Domestic Violence Awareness During COVID-19


Domestic violence is the term used to describe abuse that occurs between two individuals in an intimate relationship consisting of one or more of the following: emotional, psychological, physical, sexual, or economic abuse. Domestic violence affects millions of people and often results in physical and or emotional injury. The most serious cases of domestic violence can lead to death. During stressful times - like a global pandemic, domestic cases rise as well.

COVID-19 stay at home orders have prevented millions of people from spreading and contracting the virus, which was immensely helpful in flattening the curve. However, many individuals who were in an abusive or violent relationship were put in danger due to those stay at home orders. The United Nations Population Fund predicts that at least 15 million additional cases of IPV (intimate partner violence) will occur because of COVID-19 lockdowns.


AARDVARC (An Abuse, Rape, Domestic Violence Aid, and Resource Collection) has provided a list of warning signs to look for in order to recognize people who may be victims of domestic violence. The following are possible warning signs that a person who is experiencing abuse in their relationship may exhibit:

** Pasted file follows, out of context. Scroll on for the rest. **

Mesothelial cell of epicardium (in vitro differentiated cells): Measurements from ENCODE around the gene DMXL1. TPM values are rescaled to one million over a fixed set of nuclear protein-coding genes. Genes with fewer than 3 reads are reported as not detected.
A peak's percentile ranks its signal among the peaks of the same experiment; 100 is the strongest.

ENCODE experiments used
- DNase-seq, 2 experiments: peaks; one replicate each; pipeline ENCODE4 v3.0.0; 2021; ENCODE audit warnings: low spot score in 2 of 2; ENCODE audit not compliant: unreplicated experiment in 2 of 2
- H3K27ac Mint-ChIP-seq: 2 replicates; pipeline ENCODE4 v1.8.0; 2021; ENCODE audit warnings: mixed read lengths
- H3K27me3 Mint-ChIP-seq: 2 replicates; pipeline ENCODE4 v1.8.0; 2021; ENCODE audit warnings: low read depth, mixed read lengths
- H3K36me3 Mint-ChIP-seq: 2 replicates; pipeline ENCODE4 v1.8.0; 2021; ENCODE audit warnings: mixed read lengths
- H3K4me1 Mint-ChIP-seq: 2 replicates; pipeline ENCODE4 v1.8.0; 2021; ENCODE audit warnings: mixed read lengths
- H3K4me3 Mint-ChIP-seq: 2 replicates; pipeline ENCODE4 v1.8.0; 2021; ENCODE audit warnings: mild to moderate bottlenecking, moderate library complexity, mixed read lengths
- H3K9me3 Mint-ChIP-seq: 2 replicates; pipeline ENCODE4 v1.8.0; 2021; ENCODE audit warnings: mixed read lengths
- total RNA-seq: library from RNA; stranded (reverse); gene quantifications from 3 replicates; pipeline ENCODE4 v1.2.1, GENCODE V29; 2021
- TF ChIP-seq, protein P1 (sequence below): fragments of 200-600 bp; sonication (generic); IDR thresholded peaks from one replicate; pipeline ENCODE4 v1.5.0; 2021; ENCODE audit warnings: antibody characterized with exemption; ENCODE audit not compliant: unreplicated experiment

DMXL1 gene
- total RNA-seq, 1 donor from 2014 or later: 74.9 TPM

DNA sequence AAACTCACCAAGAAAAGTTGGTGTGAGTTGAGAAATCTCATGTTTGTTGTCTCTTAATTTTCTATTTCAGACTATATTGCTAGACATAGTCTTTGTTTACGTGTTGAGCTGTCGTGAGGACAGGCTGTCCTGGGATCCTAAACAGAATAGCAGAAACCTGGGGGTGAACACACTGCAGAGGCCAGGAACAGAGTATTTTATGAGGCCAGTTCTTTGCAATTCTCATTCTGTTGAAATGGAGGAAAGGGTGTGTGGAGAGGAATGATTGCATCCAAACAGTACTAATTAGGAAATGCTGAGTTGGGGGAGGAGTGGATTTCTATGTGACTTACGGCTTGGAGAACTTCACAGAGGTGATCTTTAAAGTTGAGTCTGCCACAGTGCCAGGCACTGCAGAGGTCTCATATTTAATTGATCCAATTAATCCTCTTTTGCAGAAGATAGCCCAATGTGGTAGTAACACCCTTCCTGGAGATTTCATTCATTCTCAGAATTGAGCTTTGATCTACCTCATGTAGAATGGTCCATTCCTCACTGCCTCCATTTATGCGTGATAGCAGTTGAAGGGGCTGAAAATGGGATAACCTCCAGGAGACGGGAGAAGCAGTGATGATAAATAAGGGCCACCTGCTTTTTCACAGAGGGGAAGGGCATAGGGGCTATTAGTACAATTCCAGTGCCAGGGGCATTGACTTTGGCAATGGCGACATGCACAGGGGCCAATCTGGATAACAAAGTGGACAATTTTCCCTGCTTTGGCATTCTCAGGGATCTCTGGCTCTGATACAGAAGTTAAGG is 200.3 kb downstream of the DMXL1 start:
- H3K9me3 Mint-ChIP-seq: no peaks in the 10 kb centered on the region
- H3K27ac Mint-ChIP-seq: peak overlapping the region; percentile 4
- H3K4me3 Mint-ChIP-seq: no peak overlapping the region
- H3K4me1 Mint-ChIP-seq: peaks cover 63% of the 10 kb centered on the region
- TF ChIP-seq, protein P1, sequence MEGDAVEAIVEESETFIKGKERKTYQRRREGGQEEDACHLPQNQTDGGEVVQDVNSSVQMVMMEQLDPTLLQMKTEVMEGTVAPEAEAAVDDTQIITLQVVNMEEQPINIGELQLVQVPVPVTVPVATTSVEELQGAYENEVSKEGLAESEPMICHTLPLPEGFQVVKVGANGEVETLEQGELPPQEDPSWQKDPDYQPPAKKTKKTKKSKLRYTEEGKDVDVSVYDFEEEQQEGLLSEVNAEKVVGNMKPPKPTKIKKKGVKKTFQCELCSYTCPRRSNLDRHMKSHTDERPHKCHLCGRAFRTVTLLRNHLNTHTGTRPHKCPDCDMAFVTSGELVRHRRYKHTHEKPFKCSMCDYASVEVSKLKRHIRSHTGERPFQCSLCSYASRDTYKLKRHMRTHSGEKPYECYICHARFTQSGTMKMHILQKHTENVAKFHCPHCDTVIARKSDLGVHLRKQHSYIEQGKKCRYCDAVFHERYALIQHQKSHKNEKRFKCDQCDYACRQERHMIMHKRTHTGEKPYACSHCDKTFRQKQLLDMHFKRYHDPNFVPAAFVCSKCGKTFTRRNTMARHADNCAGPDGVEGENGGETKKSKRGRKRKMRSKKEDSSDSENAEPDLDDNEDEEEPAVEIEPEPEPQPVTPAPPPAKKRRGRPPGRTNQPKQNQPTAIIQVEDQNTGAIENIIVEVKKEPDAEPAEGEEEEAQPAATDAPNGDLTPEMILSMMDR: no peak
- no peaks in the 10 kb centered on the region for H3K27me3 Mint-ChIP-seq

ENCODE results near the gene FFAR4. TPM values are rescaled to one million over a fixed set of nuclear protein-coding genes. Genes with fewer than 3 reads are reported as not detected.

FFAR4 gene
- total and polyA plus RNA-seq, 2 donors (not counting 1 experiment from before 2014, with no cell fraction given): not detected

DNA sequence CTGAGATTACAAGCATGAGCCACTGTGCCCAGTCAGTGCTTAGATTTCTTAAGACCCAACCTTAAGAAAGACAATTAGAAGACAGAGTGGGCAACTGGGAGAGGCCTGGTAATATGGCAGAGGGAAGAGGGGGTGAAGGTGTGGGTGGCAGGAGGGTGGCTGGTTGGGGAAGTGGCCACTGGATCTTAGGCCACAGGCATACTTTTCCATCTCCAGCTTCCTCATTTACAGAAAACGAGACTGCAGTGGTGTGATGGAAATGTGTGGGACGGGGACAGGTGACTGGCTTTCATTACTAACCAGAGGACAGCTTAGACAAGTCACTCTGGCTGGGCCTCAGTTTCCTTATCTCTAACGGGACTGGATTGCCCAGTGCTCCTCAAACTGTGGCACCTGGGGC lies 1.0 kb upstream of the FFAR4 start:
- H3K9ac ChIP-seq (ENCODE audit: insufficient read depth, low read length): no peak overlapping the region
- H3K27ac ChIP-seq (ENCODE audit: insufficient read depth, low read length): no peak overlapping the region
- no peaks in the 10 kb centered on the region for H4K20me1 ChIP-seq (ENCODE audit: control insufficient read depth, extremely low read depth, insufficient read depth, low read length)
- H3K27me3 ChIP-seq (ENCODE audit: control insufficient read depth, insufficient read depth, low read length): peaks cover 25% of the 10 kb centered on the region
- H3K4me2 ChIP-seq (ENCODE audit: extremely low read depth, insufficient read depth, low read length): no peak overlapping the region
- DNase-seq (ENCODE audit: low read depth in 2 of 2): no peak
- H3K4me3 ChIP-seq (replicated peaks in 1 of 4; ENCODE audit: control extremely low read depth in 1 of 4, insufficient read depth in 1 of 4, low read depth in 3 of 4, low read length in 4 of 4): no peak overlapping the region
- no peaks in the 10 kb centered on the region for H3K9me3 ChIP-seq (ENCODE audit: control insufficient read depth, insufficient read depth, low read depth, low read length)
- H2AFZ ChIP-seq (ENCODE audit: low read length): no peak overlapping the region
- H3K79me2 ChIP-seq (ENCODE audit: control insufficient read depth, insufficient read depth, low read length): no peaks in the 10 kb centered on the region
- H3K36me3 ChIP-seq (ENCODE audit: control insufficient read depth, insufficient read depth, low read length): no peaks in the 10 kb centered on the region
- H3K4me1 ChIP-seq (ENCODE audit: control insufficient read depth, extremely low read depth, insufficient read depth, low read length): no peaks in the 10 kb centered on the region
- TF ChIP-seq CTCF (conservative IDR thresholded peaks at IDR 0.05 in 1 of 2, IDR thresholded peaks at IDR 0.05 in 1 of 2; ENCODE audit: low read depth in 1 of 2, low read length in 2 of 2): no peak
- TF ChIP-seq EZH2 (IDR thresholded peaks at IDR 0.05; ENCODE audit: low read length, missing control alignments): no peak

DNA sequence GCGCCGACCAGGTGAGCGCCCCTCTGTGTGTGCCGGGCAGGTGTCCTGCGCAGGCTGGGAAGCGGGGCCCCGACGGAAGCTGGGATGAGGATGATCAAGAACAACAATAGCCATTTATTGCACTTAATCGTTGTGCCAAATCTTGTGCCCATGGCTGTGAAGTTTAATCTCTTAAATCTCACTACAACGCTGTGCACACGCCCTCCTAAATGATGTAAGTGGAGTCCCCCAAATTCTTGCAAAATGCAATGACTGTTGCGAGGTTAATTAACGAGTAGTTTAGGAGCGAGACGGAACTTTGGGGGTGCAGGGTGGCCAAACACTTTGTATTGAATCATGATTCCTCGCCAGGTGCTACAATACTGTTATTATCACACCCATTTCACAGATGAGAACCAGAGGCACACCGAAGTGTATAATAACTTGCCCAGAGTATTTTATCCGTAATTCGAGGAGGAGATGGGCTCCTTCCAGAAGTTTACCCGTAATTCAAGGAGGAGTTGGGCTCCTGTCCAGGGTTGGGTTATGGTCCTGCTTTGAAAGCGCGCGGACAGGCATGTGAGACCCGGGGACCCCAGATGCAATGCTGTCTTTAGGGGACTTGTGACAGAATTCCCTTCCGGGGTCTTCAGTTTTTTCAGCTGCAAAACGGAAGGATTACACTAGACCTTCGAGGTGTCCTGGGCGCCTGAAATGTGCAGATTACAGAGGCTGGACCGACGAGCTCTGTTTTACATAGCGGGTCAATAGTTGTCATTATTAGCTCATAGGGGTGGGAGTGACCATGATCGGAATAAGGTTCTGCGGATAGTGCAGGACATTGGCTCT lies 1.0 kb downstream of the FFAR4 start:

• Teens, men, or women who are often absent from school or work
  • Individuals who have numerous injuries that they try to explain away, such as bruises or black eyes
  • Individuals with low self-esteem, who show a sudden change in their personality, and engage in passive aggressive behavior
  • Individuals who have a fear of conflict, blame themselves, and seem isolated from friends and family
  • Individuals who demonstrate stress related physical symptoms such as headaches, stomach aches, trouble sleeping, or skin rashes


If you suspect that someone you know, whether it be a family member, friend, or co-worker, may be a victim of domestic violence, there are action steps that you can take to help. 

  1.  Be aware of the above warning signs and be on the look out for these signs
  2. Ask the right questions. Open ended questions are the most effective in recognizing domestic violence. For example, instead of asking "Do you and your partner argue a lot?", ask "How do you and your partner tend to disagree with each other?". Questions should only be asked when the individual is alone with you or a professional versus being asked these personal questions in front of their partner, child, or other family member. It is important to remember to be sensitive and understanding when asking these questions.
  3. If the victim is able to see a professional, you should provide information and other resources in their community regarding shelters, housing, financial services, and other support. Of course these will differ depending on your local area, but here is a general resource to get you started.


While the stay at home orders have aided us immensely in slowing the spread of COVID-19, victims of domestic violence do not have to suffer in silence.